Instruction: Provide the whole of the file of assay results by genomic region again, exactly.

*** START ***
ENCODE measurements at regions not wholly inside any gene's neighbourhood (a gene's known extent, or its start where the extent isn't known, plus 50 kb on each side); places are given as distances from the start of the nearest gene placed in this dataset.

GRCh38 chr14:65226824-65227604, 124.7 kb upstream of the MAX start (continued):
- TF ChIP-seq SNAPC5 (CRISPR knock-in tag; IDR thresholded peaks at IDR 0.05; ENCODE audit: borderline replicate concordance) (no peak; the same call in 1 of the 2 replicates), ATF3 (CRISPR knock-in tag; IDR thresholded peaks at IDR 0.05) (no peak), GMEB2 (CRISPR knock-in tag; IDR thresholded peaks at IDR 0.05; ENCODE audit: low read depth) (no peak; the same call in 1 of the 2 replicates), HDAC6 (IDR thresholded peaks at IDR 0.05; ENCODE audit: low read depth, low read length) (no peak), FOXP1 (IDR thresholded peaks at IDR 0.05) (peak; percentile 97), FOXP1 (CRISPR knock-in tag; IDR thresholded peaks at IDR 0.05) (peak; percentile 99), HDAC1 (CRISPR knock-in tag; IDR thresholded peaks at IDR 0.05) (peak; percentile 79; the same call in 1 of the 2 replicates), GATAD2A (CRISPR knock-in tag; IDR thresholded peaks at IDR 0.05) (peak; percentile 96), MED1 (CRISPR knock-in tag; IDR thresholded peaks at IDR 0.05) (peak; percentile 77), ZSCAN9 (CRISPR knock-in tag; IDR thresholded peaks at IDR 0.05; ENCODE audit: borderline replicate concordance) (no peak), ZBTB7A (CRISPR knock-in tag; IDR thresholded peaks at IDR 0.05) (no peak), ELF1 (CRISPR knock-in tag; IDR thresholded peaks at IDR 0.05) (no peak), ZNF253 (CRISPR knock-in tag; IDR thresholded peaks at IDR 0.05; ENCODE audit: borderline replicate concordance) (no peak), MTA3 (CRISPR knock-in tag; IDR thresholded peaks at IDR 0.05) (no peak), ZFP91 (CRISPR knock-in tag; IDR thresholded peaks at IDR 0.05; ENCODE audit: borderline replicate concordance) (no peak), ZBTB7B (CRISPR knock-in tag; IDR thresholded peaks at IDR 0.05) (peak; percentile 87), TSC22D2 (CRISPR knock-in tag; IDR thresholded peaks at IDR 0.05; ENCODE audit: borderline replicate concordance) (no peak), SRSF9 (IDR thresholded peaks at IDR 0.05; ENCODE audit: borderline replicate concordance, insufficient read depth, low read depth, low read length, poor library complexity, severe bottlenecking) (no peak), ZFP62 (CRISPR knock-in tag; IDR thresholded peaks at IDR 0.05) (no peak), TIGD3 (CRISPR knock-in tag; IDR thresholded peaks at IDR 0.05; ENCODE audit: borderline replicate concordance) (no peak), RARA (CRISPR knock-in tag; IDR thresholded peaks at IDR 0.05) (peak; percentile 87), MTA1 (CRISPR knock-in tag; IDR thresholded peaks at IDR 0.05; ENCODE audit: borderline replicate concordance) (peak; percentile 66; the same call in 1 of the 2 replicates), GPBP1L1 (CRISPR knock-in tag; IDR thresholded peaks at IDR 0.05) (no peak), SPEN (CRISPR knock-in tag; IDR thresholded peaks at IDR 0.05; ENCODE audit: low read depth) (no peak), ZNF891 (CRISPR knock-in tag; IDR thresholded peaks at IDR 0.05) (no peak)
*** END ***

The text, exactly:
ENCODE measurements at regions not wholly inside any gene's neighbourhood (a gene's known extent, or its start where the extent isn't known, plus 50 kb on each side); places are given as distances from the start of the nearest gene placed in this dataset.

GRCh38 chr14:65226824-65227604, 124.7 kb upstream of the MAX start (continued):
- TF ChIP-seq SNAPC5 (CRISPR knock-in tag; IDR thresholded peaks at IDR 0.05; ENCODE audit: borderline replicate concordance) (no peak; the same call in 1 of the 2 replicates), ATF3 (CRISPR knock-in tag; IDR thresholded peaks at IDR 0.05) (no peak), GMEB2 (CRISPR knock-in tag; IDR thresholded peaks at IDR 0.05; ENCODE audit: low read depth) (no peak; the same call in 1 of the 2 replicates), HDAC6 (IDR thresholded peaks at IDR 0.05; ENCODE audit: low read depth, low read length) (no peak), FOXP1 (IDR thresholded peaks at IDR 0.05) (peak; percentile 97), FOXP1 (CRISPR knock-in tag; IDR thresholded peaks at IDR 0.05) (peak; percentile 99), HDAC1 (CRISPR knock-in tag; IDR thresholded peaks at IDR 0.05) (peak; percentile 79; the same call in 1 of the 2 replicates), GATAD2A (CRISPR knock-in tag; IDR thresholded peaks at IDR 0.05) (peak; percentile 96), MED1 (CRISPR knock-in tag; IDR thresholded peaks at IDR 0.05) (peak; percentile 77), ZSCAN9 (CRISPR knock-in tag; IDR thresholded peaks at IDR 0.05; ENCODE audit: borderline replicate concordance) (no peak), ZBTB7A (CRISPR knock-in tag; IDR thresholded peaks at IDR 0.05) (no peak), ELF1 (CRISPR knock-in tag; IDR thresholded peaks at IDR 0.05) (no peak), ZNF253 (CRISPR knock-in tag; IDR thresholded peaks at IDR 0.05; ENCODE audit: borderline replicate concordance) (no peak), MTA3 (CRISPR knock-in tag; IDR thresholded peaks at IDR 0.05) (no peak), ZFP91 (CRISPR knock-in tag; IDR thresholded peaks at IDR 0.05; ENCODE audit: borderline replicate concordance) (no peak), ZBTB7B (CRISPR knock-in tag; IDR thresholded peaks at IDR 0.05) (peak; percentile 87), TSC22D2 (CRISPR knock-in tag; IDR thresholded peaks at IDR 0.05; ENCODE audit: borderline replicate concordance) (no peak), SRSF9 (IDR thresholded peaks at IDR 0.05; ENCODE audit: borderline replicate concordance, insufficient read depth, low read depth, low read length, poor library complexity, severe bottlenecking) (no peak), ZFP62 (CRISPR knock-in tag; IDR thresholded peaks at IDR 0.05) (no peak), TIGD3 (CRISPR knock-in tag; IDR thresholded peaks at IDR 0.05; ENCODE audit: borderline replicate concordance) (no peak), RARA (CRISPR knock-in tag; IDR thresholded peaks at IDR 0.05) (peak; percentile 87), MTA1 (CRISPR knock-in tag; IDR thresholded peaks at IDR 0.05; ENCODE audit: borderline replicate concordance) (peak; percentile 66; the same call in 1 of the 2 replicates), GPBP1L1 (CRISPR knock-in tag; IDR thresholded peaks at IDR 0.05) (no peak), SPEN (CRISPR knock-in tag; IDR thresholded peaks at IDR 0.05; ENCODE audit: low read depth) (no peak), ZNF891 (CRISPR knock-in tag; IDR thresholded peaks at IDR 0.05) (no peak)